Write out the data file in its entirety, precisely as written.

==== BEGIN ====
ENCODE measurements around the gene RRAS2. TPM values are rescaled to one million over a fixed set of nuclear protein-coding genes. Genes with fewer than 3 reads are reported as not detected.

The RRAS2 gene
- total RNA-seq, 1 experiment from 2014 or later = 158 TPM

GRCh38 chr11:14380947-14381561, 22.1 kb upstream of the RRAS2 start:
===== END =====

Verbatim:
ENCODE measurements around the gene RRAS2. TPM values are rescaled to one million over a fixed set of nuclear protein-coding genes. Genes with fewer than 3 reads are reported as not detected.

The RRAS2 gene
- total RNA-seq, 1 experiment from 2014 or later = 158 TPM

GRCh38 chr11:14380947-14381561, 22.1 kb upstream of the RRAS2 start: